Emmylou Harris and the Nash Ramblers open the historic set of concerts that ultimately led to the resurrection of the Ryman Auditorium in 1991 with Steve Earle's "Guitar Town." Harris and the Ramblers replicated the concerts almost song-by-song earlier this year for a special that will air on WOUB-HD August 10.

WOUB-HD to Broadcast ‘Emmylou Harris – At the Ryman’ August 10

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From 1943 to 1974, Nashville’s historic Ryman Auditorium was the physical manifestation of the cultural icon that is the Grand Ole Opry. Every week the iconic show would broadcast from the 2,362-seat venue, which was built in 1892 as the Union Gospel Tabernacle. Over the course of those three decades, the Ryman became a part of what defined the ever-growing, ever-changing tradition of American country music.

By the ’80s, the venue lay in shambles. The Grand Ole Opry had long since moved on, and the Ryman was crumbling, having fallen victim to the nasty disease that is generalized urban decay. In 1989 Gaylord Entertainment began to invest in beautifying the exterior of the Ryman, although the interior remained dangerously dilapidated.

From April 30 to May 2, 1991, American music legend Emmylou Harris performed three shows in the theater’s crumbling interior with the Nash Ramblers, spearheading efforts to resurrect the building. Audience members were not allowed to sit in or underneath the balcony for the sake of safety concerns, and the conditions in the venue were far less than ideal. Shortly after, interest in salvaging the landmark was significantly upped, something that is attributed almost solely to Harris’ performances in the building.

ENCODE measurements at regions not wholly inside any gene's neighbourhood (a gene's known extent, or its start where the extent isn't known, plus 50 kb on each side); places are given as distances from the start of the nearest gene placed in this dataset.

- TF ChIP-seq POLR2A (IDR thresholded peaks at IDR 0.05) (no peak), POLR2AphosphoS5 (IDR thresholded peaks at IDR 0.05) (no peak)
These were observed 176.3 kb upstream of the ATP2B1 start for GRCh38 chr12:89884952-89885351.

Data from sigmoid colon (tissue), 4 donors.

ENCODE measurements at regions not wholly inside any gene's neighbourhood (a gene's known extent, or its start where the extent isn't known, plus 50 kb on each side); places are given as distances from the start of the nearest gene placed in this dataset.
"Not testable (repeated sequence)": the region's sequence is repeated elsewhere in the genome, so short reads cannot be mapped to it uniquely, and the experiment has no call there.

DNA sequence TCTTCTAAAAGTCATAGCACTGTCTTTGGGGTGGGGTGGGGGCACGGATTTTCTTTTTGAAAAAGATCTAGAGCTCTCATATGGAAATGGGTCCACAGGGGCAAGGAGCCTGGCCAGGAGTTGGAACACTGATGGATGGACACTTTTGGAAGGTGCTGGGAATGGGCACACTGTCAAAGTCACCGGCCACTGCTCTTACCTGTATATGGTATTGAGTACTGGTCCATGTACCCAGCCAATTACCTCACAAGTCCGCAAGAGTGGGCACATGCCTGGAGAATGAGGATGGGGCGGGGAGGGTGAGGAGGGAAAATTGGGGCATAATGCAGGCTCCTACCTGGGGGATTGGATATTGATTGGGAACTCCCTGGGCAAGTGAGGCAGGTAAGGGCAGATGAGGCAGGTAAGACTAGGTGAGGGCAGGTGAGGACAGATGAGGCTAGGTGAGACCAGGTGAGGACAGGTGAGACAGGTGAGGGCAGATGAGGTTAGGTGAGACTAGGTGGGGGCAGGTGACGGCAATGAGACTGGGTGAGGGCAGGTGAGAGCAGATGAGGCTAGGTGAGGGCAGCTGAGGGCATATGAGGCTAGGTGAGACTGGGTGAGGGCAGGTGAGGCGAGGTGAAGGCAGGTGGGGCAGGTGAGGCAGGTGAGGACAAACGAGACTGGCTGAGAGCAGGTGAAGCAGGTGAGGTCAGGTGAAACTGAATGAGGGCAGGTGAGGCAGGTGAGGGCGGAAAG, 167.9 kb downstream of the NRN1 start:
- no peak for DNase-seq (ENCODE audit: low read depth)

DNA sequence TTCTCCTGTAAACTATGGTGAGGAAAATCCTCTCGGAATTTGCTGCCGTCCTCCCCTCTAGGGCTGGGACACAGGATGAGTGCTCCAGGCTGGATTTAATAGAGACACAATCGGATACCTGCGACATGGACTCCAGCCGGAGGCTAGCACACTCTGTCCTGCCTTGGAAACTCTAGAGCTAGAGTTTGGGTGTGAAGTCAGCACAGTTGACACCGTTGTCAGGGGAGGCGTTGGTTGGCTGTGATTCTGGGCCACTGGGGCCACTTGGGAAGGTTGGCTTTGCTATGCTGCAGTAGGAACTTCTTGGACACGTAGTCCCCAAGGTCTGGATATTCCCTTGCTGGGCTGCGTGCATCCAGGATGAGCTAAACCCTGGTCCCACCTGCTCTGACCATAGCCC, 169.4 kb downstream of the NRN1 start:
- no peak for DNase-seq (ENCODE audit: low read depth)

In 1992, her performances at the Ryman were released via the Grammy Award winning At the Ryman, which she replicated, nearly song-by-song, for a set of shows that she put on at the now fully restored landmark earlier this year. Entitled Emmylou Harris: At the Ryman, the 90-minute television special will be broadcast on WOUB-HD Thursday, August 10 at 8 p.m. Harris’ backing band is entirely the same as it was in ’91, with the exception of the loss of bassist Roy Huskey Jr., who passed away in 1997. Sam Bush plays mandolin and fiddle; Jon Randall is on guitar; Al Perkins handles the Dobro; and Larry Atamanuik hammers away on the drums. A photo of Huskey is on display throughout the performance on stage, his spot filled in by Byron House.

Local musician and self-professed music geek Chris Pyle said that he first was introduced to the deeply American music of Emmylou Harris via her 1995 Elektra Records debut, Wrecking Ball.

“It really took me a while to get into country music in general,” said Pyle on a steamy morning in late July in his decked-out, music-centric office in Donkey Coffee. “I was fresh out of college, and Wrecking Ball had been produced by Daniel Lanois – who had worked with U2 on some of my favorite albums, and the album definitely had that ‘Daniel Lanois feel’ to it.”

Pyle found himself enamored with the album, which features songs written by the likes of Steve Earle (“Goodbye”), Jimi Hendrix (“May This Be Love”), Neil Young (“Wrecking Ball”), Bob Dylan (“Every Grain of Sand”), Gillian Welch (‘Orphan Girl”), and many more.

“At first, I was a little scared of traditional country – which makes me think of a Tom Petty quote about modern country music, ‘it’s like bad rock ‘n’ roll with fiddles,’” said Pyle, who said that he soon found out that Harris’ work wasn’t anywhere near the cringe-y tunes he was associating with the genre.

“To me, Emmylou Harris is a great interpreter of songs,” said Pyle. “Sometimes musicians who don’t write their own material aren’t credited as much – like people say that Elvis Presley’s work isn’t that impressive because he didn’t write it – but that’s just nonsense, the interpretation of a song is everything. On Wrecking Ball, it sounds like (Harris) wrote all of those songs – even though she didn’t. That’s her strength, her tastefulness in general.”